Defusing Danger: 20th CES hosts joint EOD exercise

  • Published
  • By Senior Airman Kevin Dunkleberger
  • 20th Fighter Wing Public Affairs

There is something to be said for the explosive ordnance disposal (EOD) community across the military. Among the stories and seasoned jokes from time spent downrange, an uncanny amount of shoppette hot dogs, and the sheer grit it takes to walk up to an explosive and put one’s life in harm's way for another, there is a brotherhood like no other.

Exercise Salty Weasel 2024 showcased this camaraderie during a five-day exercise, which included two service branches from four military installations, at the McCrady Training Center on Fort Jackson, South Carolina from Jan. 22nd to Jan. 26th, 2024.

Hosted by Shaw Air Force Base’s 20th Civil Engineer Squadron EOD unit, Tech. Sgt. Jeffrey Quick, 20th Civil Engineer Squadron EOD operations noncommissioned officer in charge, organized the largest Salty Weasel iteration yet.

Quick brought together EOD teams from Shaw Air Force Base, South Carolina, Joint Base Charleston, South Carolina, Dobbins Air Reserve Base, Georgia and Fort Stewart, Georgia.

In its fifth year, Salty Weasel presented 12 different scenarios to the participating teams to test their skills, strengthen interservice relationships, share tactics and prepare for near-peer threats in the current warfare environment.

With information provided by the 51st Intelligence Squadron, Quick and his team replicated real-world encounters documented from current conflicts around the world to provide participants with the most up-to-date and authentic training possible.

“When teams practice something that has been seen on the battlefield, it’s not the first time they’ll encounter it later when they are downrange,” said Quick. “This training will keep service members safer; it will keep them from getting themselves or others injured or killed.”

Collectively, 40 service members from the U.S. Air Force and Army accrued more than 4,500 training hours in a simulated downrange environment complete with high pressure situations, lack of sleep and running water, and many opportunities to make quick and sound decisions.

The McCrady Training Center - a woodland environment complete with clearings and mock villages, such as the Military Operations in Urban Terrain (MOUT) site, was selected to expose service members to the conditions seen in current conflicts around the world.

As U.S. near peer threats change, so do the ways service members prepare to diffuse those threats.

“Most of the training for the last 20 years on station has been improvised explosive device (IED) focused,” said Quick. “IEDs are homemade, that’s not the case when focused on near-peer threats. When we talk about near-peers, it’s military ordnance that are meant to work in a very specific way. So, identifying what types of ordnance we are now seeing and training on them is constantly evolving in our career field.”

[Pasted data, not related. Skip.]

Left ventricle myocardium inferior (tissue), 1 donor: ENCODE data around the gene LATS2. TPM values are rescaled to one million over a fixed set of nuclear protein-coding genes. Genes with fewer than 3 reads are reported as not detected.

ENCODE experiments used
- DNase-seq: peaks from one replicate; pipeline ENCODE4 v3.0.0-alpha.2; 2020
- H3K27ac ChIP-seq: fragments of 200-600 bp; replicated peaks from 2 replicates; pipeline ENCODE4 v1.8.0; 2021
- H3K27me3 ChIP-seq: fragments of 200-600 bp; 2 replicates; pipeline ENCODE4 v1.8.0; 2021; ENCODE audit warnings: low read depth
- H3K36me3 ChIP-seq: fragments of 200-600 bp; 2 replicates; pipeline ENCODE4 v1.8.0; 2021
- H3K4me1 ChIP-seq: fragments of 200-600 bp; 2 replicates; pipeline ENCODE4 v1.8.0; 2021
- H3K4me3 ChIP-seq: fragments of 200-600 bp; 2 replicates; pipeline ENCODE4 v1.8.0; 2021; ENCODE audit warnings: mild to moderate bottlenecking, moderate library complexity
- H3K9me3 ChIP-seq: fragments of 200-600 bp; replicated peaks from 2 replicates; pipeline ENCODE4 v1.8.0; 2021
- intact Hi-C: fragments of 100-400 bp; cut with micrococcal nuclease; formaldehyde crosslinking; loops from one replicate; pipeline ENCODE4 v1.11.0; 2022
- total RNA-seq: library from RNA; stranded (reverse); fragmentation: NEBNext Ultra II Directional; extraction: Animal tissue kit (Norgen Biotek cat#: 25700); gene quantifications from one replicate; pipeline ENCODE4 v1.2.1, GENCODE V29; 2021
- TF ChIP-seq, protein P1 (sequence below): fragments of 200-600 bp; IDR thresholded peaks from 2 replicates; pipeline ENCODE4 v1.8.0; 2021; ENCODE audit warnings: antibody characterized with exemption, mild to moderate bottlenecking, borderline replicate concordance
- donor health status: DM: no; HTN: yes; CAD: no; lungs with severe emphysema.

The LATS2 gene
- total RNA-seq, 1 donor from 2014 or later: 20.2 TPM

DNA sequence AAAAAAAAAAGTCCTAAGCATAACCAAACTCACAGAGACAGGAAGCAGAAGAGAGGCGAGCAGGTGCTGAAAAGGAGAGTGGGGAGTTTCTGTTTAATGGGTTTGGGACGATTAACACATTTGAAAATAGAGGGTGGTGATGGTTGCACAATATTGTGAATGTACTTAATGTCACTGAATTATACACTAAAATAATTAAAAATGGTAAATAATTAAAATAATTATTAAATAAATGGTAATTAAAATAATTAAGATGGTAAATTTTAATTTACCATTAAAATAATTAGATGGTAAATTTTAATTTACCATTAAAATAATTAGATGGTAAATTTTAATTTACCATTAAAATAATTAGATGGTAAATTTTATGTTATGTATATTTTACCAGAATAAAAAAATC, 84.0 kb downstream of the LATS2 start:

In addition to practicing the techniques and procedures utilized within the changing warfare environment, Salty Weasel 2024 homed in on Joint Force cooperation to strengthen interservice relationships and increase EOD operational capabilities across the armed forces.

“Although we share the same schoolhouse, each branch has different specialties,” said Quick. “The Air Force is used to airfield protection and clearing runways to rapidly restore that asset to the mission. However, the Army has more people. So, their focus is on keeping mission supply routes open and ensuring combat spaces are clear for troop movement, whether it’s convoys, patrols or route clearances.”

Throughout the week, teams composed of both branches shared tactics and procedures to learn from one another when encountering training scenarios.

“Salty Weasel gives me more tools in the toolbox,” said U.S. Army Sgt. Robert Young, 756th EOD Company, 184th Ordnance Battalion team sergeant. “I have ideas on how I would handle a problem, but the Air Force maybe has a different idea, or procedure, or tool I haven’t seen given the nature of our missions.”

It’s this diversity of training and ideas, brought together during joint training, that made Salty Weasel ultimately useful to the teams involved. 

The exercise came to a head during a final all-encompassing training scenario, featuring over 137 ordnance scattered across a field.

Collaborating as one united front, Air Force and Army service members conducted a massive grid search, used marking chalk and rope pulls to effectively identify and render safe all training ordnance and successfully complete the exercise.

U.S. Air Force Capt. Patrick Wood, 20th Civil Engineer Squadron EOD flight commander, spent the week with his team at the McCrady Training Center and had key takeaways from the exercise as well.

“By being out here running a problem and observing the teams, I am able to communicate better to senior leaders how EOD can help in a fight and what our capabilities are, while advocating for our guys,” said Wood. “Seeing how we fit into the Air Force and Army overall, and the level of skill and professionalism of our team, it’s an honor to work with people like this. I could not be prouder of everyone here.”